What did the ancient European language sound like ? Image Credit: CC BY-SA 2.5 Jeffrey Pfau
Linguists have pieced together what an ancient language may have sounded like 6,000 years ago.
Modern Indo-European languages are thought to have all descended from a single common language known as Proto-Indo-European (PIE) which was spoken between 4,500 to 2,500 B.C. and of which there are no written texts.
In 1868, German linguist August Schleicher created the first version of a fable known as "The Sheep and the Horses" ( or Schleicher’s Fable ) by reconstructing the vocabulary of the ancient language.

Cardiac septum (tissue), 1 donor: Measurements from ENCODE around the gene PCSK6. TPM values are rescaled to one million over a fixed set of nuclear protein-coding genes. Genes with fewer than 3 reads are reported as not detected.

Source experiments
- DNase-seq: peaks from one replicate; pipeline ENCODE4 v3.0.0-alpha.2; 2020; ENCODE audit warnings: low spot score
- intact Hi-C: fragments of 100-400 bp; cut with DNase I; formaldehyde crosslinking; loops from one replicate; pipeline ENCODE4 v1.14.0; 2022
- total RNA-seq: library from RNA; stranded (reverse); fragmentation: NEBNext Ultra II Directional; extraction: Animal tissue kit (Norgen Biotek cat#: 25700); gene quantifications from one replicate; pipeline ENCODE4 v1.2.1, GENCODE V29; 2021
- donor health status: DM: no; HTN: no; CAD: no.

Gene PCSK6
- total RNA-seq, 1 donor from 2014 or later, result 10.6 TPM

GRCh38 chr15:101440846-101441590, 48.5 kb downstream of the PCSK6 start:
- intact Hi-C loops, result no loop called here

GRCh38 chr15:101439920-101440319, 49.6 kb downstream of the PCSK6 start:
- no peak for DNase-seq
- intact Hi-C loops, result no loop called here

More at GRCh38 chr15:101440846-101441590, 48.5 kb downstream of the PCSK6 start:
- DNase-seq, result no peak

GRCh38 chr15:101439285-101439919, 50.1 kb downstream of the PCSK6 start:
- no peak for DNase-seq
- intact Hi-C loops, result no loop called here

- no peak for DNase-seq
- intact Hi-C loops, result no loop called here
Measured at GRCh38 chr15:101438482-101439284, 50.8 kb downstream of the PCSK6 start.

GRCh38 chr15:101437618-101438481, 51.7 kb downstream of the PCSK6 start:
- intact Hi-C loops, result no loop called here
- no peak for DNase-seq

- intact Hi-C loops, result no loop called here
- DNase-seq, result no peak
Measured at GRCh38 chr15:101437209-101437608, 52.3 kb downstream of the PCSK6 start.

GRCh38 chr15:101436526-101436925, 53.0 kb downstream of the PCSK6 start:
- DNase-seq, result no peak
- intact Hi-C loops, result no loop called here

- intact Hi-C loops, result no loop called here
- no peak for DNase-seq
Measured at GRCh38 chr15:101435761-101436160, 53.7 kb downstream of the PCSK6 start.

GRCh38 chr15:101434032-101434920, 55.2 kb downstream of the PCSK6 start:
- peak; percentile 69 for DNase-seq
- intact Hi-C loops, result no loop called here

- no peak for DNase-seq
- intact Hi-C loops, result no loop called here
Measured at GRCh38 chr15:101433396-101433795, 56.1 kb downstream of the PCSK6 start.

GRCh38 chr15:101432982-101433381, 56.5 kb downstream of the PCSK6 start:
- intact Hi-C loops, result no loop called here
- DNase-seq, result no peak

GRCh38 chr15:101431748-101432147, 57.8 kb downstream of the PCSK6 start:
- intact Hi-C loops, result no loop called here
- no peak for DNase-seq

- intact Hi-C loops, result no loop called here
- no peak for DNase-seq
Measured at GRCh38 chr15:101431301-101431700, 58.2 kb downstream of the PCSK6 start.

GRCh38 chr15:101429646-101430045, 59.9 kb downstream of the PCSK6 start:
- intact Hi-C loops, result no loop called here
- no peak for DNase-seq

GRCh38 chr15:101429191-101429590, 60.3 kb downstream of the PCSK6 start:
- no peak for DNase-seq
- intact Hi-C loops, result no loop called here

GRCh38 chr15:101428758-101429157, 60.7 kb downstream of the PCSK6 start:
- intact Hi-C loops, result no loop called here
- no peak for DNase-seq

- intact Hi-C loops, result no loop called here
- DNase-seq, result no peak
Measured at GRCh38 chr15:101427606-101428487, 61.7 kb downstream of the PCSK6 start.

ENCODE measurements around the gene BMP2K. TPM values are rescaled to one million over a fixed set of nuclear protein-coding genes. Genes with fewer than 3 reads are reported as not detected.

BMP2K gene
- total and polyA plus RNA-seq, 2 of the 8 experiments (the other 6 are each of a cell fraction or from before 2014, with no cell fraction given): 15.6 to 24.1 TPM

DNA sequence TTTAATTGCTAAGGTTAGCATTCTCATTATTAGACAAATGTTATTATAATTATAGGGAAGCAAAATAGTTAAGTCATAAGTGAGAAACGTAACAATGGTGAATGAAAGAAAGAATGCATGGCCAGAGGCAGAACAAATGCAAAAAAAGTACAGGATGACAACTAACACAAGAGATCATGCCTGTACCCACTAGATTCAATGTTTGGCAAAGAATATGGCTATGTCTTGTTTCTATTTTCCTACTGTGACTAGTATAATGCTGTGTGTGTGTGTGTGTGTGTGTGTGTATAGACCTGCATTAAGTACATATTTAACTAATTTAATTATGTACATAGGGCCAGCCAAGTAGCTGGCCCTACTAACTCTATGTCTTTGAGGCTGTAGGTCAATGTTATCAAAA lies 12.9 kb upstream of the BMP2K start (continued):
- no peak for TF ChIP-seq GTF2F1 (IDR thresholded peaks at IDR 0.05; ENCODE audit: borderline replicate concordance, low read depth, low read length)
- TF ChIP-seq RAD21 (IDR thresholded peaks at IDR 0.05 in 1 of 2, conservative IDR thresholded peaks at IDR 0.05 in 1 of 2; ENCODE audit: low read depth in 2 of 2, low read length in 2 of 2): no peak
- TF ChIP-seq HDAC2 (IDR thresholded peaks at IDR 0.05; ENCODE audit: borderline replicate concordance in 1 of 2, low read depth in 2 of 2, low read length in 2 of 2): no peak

Over the years advances in our understanding of this language have provided multiple revisions and re-recordings. The latest version, recited by University of Kentucky linguist Andrew Byrd, can be heard below.
While not a perfect representation of the Proto-Indo-European language, the recording does provide a tantalizing glimpse back in time at how the spoken word might have sounded.
As research continues and as the reconstructions become more and more accurate it is hoped that we will eventually end up with a recitation that would be indistinguishable from the actual speech of those that lived in Europe several thousand years ago.
Source: Archaeology.org | Comments (48)